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4 Ways Guidance Counselors Help Seniors Get Into College | College Coach Blog

Ian Brook Fisher

Written by Ian Brook Fisheron September 4th, 2015

I began my career in admissions by walking backwards as a student intern, giving guided tours, interviewing students, and reading applications for my alma mater, Reed College. After graduating, I began full-time work in admissions, reading thousands of applications primarily from the Western United States, especially Texas, Arizona, and New Mexico. (I got to eat the best food on my travel!) In my last three years at Reed, I directed admissions for the entire continent of Asia and served as the director of marketing and communications for the admission office, honing our official voice for web, print, and social media. This helped me to develop a sharp eye for what works (and what doesn’t) in college essays. While Reed is not known (at all!) for sports, I was able to find my competitive outlet with the ultimate Frisbee team as a player and, when I graduated, a coach. After nine wonderful years at Reed, I left Portland to pursue a M.A. at the Stanford Graduate School of Education. When I graduated and joined College Coach, I was living in Palo Alto, California, an experience that helped me learn so much about the UC and CSU system and high school programs all around the Bay Area. In the end, I missed the rain too much, and moved back to Portland in the summer of 2016.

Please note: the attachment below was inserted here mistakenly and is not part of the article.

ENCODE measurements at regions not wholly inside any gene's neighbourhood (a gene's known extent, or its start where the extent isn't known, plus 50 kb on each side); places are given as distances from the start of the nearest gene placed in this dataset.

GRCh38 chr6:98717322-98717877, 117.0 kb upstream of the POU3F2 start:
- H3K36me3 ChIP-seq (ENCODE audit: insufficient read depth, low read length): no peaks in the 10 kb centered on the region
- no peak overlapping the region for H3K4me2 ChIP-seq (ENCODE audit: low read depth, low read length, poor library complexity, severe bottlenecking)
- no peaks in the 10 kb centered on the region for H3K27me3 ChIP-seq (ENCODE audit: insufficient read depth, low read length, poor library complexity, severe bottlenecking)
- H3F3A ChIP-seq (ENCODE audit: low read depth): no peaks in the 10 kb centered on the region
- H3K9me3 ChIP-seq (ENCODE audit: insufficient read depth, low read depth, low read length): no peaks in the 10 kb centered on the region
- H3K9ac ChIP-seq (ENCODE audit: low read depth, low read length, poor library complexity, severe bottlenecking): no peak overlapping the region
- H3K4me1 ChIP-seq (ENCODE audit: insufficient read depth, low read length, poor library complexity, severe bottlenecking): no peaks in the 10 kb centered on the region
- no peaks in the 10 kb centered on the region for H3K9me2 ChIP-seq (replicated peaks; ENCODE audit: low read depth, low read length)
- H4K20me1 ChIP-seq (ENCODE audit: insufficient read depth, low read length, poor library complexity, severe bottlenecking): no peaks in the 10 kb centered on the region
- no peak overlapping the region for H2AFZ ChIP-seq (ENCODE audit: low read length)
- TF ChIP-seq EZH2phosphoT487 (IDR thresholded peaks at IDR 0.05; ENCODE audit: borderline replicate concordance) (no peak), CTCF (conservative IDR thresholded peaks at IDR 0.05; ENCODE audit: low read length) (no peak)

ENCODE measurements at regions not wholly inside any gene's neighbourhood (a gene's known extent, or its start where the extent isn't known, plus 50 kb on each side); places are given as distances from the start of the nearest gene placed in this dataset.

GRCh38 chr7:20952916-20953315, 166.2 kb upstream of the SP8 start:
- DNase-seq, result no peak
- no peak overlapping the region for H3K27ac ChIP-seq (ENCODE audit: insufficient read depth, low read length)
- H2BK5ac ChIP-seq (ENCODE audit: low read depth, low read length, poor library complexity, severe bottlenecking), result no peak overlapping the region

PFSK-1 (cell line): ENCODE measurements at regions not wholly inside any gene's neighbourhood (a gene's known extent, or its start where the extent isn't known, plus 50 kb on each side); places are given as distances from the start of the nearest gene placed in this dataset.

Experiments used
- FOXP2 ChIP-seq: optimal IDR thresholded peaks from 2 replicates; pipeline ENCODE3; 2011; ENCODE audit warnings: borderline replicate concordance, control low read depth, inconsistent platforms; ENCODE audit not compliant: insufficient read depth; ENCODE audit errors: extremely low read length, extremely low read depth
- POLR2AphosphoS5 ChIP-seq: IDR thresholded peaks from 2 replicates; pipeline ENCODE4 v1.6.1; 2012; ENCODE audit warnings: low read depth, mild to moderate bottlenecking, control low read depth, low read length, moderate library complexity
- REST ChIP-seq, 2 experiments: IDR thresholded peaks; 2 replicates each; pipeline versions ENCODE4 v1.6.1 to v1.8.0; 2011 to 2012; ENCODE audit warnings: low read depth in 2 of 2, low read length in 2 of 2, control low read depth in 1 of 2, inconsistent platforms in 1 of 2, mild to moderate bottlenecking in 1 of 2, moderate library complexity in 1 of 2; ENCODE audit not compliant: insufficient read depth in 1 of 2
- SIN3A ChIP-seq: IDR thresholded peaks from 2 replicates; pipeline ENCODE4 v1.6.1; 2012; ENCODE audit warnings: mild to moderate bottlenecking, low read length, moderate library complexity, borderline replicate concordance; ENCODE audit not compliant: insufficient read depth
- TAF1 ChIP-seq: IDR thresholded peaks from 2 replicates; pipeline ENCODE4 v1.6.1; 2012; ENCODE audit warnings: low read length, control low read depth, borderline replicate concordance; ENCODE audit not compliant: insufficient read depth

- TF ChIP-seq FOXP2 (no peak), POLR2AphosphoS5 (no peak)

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Students all around the country are returning to their high schools this fall, and seniors are heading back with the special thrill and anxiety that comes with college applications. Those who have made the most of their time this summer will be pretty close to finishing their college list and will have a serviceable draft (maybe even a finished draft!) of their college essays. But even if you’ve taken care of a huge part of your college apps on your end, you’ll need to enlist the help of your high school guidance counselor to ensure everything is finished by the appropriate deadlines. A little extra thoughtfulness will go a long way towards making your application even stronger, and improving your chances of getting into your top choices. Here are some steps you should take to make the most of your high school counselor. 1. Establish a timeline that works for your high school guidance office You know all the deadlines for the colleges on your list, and you probably have an idea of when you’ll need to complete your applications. But do you know when your counselor needs to have everything in her hand to submit your transcript, letter of recommendation, and other materials? If you think juggling 10 college applications is hard, try juggling 100 letters of recommendation and 100 transcript requests for students applying to wildly different colleges all over the country. Your counselor may need a little extra time to be able to get your materials together. Ask what she needs from you and by when, and respect that deadline. 2. Figure out the Naviance connection Many schools use Naviance to connect to the Common Application and submit letters of recommendation and other official documents. Check with your counselor about connecting your  Naviance and Common App accounts, the official protocol for requesting teacher letters of recommendation, and other loose ends you may need to tie up to make everything go seamlessly. If your teachers use Naviance’s resume feature to get a sense of your extracurricular involvement, for example, you’ll need to keep it updated! 3. Help your counselor write your letter of recommendation Almost every college that requires a teacher letter of recommendation will also require a counselor letter of recommendation, regardless of whether that counselor knows you well or not. Counselors will do their best to write you a strong letter of recommendation, but they can use your help, too! Ask whether a “brag sheet” or resume would be helpful for your counselor to have in hand when he drafts your letter of recommendation. Provide him with a short summary of the colleges to which you plan to apply, the academic goals you have for college, and what you’re most looking forward to over the next four years. The better a counselor knows your thought process, the better he or she can represent you to college admissions officers. 4. Take advantage of your counselor’s professional expertise There is so much that your school counselor can provide for you, if you’re willing to take the time to learn. Ask whether colleges plan to visit your high school in the fall and where you can sign up for those visits. Investigate whether students from your high school have applied to your top choice colleges in the past, and how they fared. Are there any tips your counselor might provide that can make your application even stronger? And for those counselors with a long career at your high school, you can ask them to connect you with former students who are now college students at places you’re considering. Reach out with an email to learn more about student or academic life at a school. Counselors are so much more than recommendation writers—they can open up the vault to vast stores of information about colleges and universities, but only if you take the time to ask. New Call-to-Action


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